Wildcats explore tradition at Muslim Educational Trust
The Linfield Chaplains Office led students on a spiritual discovery trip to the Muslim Educational Trust on Sept. 29 in Portland. The Chaplains Office sponsors
The Linfield Chaplains Office led students on a spiritual discovery trip to the Muslim Educational Trust on Sept. 29 in Portland. The Chaplains Office sponsors two to three trips a year to various religious centers or houses of worship.
“Our belief is that each encounter leads to spiritual discoveries about not only the tradition we are visiting but also about our own traditions. For this trip, we met with leaders from the Muslim Educational Trust, an organization that fosters interfaith dialogue, community education regarding Islam, and runs a school for Islamic children,” Chaplain David Massey said in an email.
Massey said that he and participating students received a general lesson of the Islamic religion and learned about the differences between conventional teachings of Islam and Islam extremists. He also said they learned about the impact various cultural or tribal influences has on Islamic teachings, as well as examined the rising patterns of phobia regarding the Islam religion in the United States.
“They did one of their prayer services for us, and it was really cool to see it and see how seriously they took it. It was so different from anything I have taken part in,” sophomore Kayla Lisac said.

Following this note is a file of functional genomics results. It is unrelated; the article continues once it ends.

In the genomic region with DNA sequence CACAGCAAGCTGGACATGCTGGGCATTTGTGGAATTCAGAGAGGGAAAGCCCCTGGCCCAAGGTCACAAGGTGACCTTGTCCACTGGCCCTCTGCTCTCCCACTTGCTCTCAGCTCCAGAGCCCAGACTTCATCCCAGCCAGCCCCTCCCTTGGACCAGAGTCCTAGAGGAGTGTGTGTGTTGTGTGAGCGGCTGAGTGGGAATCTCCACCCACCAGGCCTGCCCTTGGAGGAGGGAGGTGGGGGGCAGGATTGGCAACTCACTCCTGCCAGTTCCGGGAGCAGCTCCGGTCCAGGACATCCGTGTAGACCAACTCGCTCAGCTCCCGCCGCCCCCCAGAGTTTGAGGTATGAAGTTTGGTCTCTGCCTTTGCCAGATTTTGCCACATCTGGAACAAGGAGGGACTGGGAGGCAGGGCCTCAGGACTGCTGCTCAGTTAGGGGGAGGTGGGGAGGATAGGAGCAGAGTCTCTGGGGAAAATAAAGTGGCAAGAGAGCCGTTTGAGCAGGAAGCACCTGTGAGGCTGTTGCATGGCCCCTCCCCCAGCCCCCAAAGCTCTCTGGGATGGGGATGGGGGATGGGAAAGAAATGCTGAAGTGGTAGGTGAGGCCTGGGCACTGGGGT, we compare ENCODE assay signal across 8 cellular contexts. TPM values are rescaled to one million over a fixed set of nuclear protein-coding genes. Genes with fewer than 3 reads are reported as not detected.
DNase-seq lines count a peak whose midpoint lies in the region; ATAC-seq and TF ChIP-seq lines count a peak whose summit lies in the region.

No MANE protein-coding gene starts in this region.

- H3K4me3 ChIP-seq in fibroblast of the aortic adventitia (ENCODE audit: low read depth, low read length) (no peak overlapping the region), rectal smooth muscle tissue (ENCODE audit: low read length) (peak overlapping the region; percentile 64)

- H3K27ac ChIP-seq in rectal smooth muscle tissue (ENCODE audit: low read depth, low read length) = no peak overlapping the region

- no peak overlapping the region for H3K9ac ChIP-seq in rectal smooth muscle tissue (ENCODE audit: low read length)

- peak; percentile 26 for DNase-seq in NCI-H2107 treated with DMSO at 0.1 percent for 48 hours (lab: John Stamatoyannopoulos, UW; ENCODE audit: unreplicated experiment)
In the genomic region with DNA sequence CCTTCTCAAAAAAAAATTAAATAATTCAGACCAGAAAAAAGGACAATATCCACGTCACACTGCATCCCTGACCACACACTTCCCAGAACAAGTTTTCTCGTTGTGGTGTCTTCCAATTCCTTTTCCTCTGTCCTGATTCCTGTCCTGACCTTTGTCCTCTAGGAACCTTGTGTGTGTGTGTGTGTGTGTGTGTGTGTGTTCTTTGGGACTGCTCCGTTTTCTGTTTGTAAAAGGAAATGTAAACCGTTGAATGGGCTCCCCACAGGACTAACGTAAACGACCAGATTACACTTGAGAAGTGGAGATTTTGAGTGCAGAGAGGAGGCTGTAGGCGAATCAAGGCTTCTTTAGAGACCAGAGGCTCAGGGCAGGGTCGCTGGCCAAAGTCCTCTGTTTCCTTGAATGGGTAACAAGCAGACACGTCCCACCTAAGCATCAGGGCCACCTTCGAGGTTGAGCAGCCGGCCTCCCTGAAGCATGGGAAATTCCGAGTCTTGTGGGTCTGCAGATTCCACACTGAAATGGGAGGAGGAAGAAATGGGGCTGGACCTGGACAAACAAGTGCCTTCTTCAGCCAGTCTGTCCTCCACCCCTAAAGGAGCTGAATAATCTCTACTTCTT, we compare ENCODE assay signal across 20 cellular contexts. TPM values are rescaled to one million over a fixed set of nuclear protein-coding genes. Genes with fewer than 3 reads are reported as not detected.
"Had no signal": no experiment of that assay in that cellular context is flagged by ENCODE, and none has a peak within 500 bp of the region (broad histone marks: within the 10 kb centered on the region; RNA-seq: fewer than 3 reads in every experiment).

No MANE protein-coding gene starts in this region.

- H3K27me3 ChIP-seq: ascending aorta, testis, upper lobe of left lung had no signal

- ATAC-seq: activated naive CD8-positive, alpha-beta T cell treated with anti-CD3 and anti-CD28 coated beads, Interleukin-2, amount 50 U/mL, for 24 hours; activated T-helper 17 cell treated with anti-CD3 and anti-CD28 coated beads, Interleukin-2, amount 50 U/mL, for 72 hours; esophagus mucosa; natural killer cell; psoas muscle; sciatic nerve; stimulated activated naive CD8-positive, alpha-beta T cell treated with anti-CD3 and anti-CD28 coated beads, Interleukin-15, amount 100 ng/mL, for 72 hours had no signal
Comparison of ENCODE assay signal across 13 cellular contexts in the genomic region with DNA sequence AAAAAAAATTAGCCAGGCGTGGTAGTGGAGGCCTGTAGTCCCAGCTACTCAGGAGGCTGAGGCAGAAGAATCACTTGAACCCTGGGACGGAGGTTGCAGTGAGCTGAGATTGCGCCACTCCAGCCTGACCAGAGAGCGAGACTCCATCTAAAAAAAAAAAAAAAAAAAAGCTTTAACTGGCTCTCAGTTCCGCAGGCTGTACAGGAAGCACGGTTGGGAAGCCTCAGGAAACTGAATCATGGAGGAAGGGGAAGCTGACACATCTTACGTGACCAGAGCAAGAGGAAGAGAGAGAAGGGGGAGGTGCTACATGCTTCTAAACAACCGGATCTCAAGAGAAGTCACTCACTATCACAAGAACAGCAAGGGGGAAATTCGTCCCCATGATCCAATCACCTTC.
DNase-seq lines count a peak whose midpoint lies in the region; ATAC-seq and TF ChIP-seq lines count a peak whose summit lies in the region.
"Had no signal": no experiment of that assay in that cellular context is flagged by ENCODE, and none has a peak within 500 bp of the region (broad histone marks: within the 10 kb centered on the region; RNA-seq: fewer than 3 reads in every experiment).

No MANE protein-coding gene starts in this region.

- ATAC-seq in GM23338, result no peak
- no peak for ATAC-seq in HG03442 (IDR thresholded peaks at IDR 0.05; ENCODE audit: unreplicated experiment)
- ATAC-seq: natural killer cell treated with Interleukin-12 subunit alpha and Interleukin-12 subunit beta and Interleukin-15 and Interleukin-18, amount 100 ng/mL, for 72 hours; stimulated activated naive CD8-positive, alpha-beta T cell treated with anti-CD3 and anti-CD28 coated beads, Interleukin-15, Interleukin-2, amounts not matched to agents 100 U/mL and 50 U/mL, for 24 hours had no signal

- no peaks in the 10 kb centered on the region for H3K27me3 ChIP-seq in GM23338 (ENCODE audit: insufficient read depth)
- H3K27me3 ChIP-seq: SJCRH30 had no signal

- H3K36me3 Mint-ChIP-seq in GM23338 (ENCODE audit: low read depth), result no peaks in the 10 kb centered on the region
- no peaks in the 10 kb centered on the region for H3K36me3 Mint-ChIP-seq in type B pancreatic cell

Lisac possesses her own personal reasons for partaking in the spiritual discovery trips.
“It made me look at my faith a lot because there were a lot of similarities in it. It opened my eyes to different religions on campus and how people can have a different bond because of that faith. I really was not very knowledgeable about Islam and it taught me a lot about it and made me excited to learn more.”
When asked what she would tell Linfield students in regard to the spiritual discovery trips, Lisac said, “I definitely recommend going on the trips even if you do not practice a religion. There are so many different cultures on campus and we need to have an understanding of them to be cooperative and peaceful.”
“My reasons for leading these trips are to help students discover common ground amidst traditions we encounter, develop compassion and find an interest in the value of healthy religion; also, that they might become aware of their own filters and fears and overcome them. I want us to discover a sense of how we are all interested in such things as meaningfulness, community and the transcendent. And how bad religion can be a bane, but good religion can be a blessing,” Massey said.
The Chaplains Office’s next excursion will be to the Trappist Abbey north of Lafayette in October.
The following trip will be Nov. 9 to a Native American longhouse in Eugene, sponsored by the Multicultural Programs.
If anyone is interested in any upcoming trips contact David Massey at email@example.com and ask to be on the spiritual discovery trips publicity list.